• A complex cognitive skill /

Performance A (pattern) + Performance B (tense) = Fluent Performance

a part skill full skill
A. Part skill & full skill
  • E.g. learning to express a communicative function (may I …)  sub-skill
  • To take part in a conversation  a whole skill
b restructuring
B. Restructuring
  • There is an interaction between the element the learner is learning & the knowledge he has already acquired
  • This may restructure the system (language) the learner has or acquires
  • An L2 learner’s performance improves & develops through constant reorganizing & restructuring of information contained in this system.
  • An L2 learner will simplify & unify linguistic information, & gain increasing control of language performance.
3 creative construction hypothesis
3. Creative Construction Hypothesis
  • Chomsky & SLA
  • What is the creative construction hypothesis ?
  • The learner constructs a series of internal representations of the L2 system which result from natural processing strategies:

(generalization, transfer, exposure to the L2 in communication situations)

creative construction approach
Creative Construction Approach
  • The analysis of learners’ errors at various points in their SLA
  • The order in which certain structures are acquired

INPUT  OPERATION OF INTERNAL PROCESSING STRATEGEIS / (not the learner’s attempts to produce the language)

SLA takes place internally via HEARING & READING not SPEAKING & WRITING

krashen the monitor model creative construction hypothesis
Krashen & the monitor model (creative construction hypothesis)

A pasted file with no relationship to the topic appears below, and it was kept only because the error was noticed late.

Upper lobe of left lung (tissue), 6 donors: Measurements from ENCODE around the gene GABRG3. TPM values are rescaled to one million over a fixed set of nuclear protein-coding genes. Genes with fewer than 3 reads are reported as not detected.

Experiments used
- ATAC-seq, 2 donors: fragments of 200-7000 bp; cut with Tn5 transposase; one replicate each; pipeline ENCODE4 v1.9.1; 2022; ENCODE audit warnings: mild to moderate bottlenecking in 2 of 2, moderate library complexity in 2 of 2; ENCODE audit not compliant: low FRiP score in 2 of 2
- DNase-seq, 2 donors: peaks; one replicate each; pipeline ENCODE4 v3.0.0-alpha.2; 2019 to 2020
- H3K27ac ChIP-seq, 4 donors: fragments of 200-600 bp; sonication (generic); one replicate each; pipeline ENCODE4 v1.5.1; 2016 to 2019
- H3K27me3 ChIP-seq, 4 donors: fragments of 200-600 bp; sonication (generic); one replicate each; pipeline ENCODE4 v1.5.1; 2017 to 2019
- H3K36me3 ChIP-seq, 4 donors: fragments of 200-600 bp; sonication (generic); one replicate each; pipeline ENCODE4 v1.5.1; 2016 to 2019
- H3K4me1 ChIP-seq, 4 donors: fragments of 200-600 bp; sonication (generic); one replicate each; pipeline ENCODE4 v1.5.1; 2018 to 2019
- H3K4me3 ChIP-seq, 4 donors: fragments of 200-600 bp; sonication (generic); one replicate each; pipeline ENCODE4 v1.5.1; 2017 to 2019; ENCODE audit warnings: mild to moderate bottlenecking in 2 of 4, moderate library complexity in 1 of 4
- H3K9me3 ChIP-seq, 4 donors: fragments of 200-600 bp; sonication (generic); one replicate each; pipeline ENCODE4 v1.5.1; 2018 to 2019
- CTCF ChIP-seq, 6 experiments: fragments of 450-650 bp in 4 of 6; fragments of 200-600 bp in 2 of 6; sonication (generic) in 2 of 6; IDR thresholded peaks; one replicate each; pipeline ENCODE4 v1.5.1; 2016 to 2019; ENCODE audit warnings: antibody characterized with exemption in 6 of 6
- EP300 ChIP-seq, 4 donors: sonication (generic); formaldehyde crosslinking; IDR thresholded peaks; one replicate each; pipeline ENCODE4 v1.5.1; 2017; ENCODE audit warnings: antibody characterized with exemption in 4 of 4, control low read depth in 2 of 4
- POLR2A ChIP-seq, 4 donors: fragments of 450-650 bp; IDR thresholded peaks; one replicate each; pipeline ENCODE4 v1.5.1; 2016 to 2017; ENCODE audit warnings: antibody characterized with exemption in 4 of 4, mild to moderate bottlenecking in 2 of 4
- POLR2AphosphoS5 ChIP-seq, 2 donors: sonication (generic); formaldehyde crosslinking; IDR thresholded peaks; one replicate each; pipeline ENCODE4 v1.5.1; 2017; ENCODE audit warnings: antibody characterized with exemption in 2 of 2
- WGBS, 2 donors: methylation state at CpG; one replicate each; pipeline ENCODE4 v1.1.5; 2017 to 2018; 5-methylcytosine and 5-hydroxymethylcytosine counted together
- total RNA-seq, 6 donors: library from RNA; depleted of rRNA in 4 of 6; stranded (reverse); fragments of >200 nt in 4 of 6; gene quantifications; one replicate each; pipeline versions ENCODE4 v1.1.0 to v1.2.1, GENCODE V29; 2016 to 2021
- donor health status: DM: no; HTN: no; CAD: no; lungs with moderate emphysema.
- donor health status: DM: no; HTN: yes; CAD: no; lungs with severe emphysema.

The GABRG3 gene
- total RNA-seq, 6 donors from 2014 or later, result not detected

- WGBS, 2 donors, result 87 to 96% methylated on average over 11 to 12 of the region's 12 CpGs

• The acquisition-learning hypothesis
  • The monitor hypothesis
  • The natural order hypothesis
  • The input hypothesis
  • The effective filter hypothesis
a the acquisition learning hypothesis
a. The acquisition-learning hypothesis

Acquisition

Learning

The processing of language input provided by explicit teaching of grammatical rules

It is knowing the rules; having a conscious knowledge about grammar

  • The processing of language input provided by information
b the monitor hypothesis
b. The monitor hypothesis
  • Monitor is a device that learners use to edit their own language performance by modifying utterances which are generated from the acquired knowledge (competence)
  • It occurs just before or after an utterance
  • BUT, there are 3 conditions
  • Some knowledge of the acquired rule
  • Sufficient time
  • The learner’s attention  location + nature of the grammatical form
c t he natural order hypothesis
c. The natural-order hypothesis
  • Language learners acquire properties of an L2 in a predictable order through a series of common transitional stages in moving towards target/ 2nd language forms
  • Exception: morphemes & conjunctions
d the input hypothesis
d. The input hypothesis
  • Input is the most important factor in SLA; it affects the progress of the learner in learning the L2.
  • The characteristics of comprehensible input:
  • Comprehensive
  • Adequate to the level of learners
  • Clear (pronunciation + grammar)
e the affective filter hypothesis
e. The affective filter hypothesis
  • Non-linguistic factors affecting SLA
  • MOTIVES, NEEDS, ATTITUDES, EMOTIONAL STREES, ETC.
the sociological approach or acculturation model
The Sociological Approach, ORACCULTURATION Model
  • The focus in the late 1970s & early 1980s  the social context of the adult SLA
  • Acculturation  the process of becoming adapted to the culture of the new or 2nd language
  • understanding of the system of thoughts, beliefs, emotions, & system of communication of the new culture
  • Degree of adaptation to L2 = extent of competence acquired in L2
social distance psychological distance
social distance & psychological distance
  • Learners of L2 Social distance  native speakers of L2
  • Development towards L2 is dependent on the level of social distance between the learner & native speakers of L2
  • Social distance & the acquisition of Grammar
  • Learners of L2 psychological distance  native speakers of L2
  • Psycho. Distance results from various affective factors concerning the learner as an individual
  • Resolution of language shock, culture shock, stress, integrated vs. instrumental motivation
4 the sociological approach or acculturation model
4. The Sociological Approach, ORACCULTURATION Model
  • This model explains why L2 learners often fail to develop/ achieve native-like competence due to social and/ or psychological factors